Paul Greenberg

As if the president's Signature Accomplishment, aka Obamacare, doesn't have enough problems, it's been put on hold by a justice of the U.S. Supreme Court who recognized still another obstacle it faces: religious objections. These were raised by an order of Catholic nuns in Colorado. It seems the Little Sisters of the Poor run a nursing home and hospice there, and they don't want to sign on to Obamacare's requirement that they help provide contraception, sterilization or abortion through their health insurance plan.

Defenders of the requirement explain that the sisters don't actually have to provide all that themselves. All they need do is certify that they object to such procedures and they can opt out of the requirement. Their insurers will do the rest -- pay for it all, at least in theory, and have willing providers do what the Little Sisters find objectionable.

The nuns aren't the only ones who have raised conscientious objections to Obamacare's requirements. By now a whole array of Roman Catholic hospitals, universities and dioceses refuse to sign on to this arrangement.

Behind them in this line are Americans of all denominations or none who want nothing to do with taking innocent life. The ranks of conscientious objectors to Obamacare are varied and growing. And headed for the courts.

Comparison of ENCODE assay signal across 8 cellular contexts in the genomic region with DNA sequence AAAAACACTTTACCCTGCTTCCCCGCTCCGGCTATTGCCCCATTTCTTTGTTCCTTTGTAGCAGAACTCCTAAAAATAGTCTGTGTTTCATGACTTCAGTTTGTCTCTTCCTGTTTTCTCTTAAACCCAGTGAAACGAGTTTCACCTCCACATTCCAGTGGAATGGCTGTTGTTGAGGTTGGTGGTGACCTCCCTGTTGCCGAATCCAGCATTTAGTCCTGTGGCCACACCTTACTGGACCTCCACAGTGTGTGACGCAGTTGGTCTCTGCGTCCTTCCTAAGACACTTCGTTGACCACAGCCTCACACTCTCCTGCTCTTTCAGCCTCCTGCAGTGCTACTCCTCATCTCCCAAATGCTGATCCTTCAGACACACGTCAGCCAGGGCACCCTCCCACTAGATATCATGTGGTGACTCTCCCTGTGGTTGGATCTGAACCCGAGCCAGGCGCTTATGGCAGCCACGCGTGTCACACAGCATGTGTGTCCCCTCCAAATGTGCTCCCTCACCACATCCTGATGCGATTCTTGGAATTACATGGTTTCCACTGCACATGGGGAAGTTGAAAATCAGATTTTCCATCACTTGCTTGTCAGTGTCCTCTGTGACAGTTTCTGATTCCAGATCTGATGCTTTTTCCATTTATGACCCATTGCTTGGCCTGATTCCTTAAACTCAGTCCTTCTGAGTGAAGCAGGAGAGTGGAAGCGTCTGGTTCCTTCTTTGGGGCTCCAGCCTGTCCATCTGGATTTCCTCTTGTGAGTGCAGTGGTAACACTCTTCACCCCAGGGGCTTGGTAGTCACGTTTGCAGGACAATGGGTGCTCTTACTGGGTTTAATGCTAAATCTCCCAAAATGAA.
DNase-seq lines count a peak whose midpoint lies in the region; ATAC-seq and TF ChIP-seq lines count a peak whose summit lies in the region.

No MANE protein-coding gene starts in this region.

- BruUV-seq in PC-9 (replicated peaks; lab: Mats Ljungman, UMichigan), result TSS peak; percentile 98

So what's the big problem? It's just a piece of paper, a formality, a "certification" if you prefer that term to oath. If it makes religious organizations complicit in actions they deem sinful, it makes them only slightly complicit. A third party will do the dirty/bloody work, and even that at a safe remove. The nuns' consciences will be clear, or so the federal government assures them. Even if it involves them in something they consider evil. But it's just a touch of evil, and that at a distance. Just a little evil never hurt anybody, right?

No, that's not the voice of the suave gentleman in red socks whispering in the nuns' ear but that of our own Justice Department. And if the nuns still won't take this handy out, the feds point out that they can just stop offering their nuns and priests, their doctors and nurses and other medical professionals any health insurance at all. Nobody's forcing them to provide it. Problem solved. Except for the small one of failing to do right by those who work in and for the order.

So much for this administration's real regard for workers' rights. When those rights get in the way of its ideology, it's the rights that must give way.

Paul Greenberg

Pulitzer Prize-winning Paul Greenberg, one of the most respected and honored commentators in America, is the editorial page editor of the Arkansas Democrat-Gazette.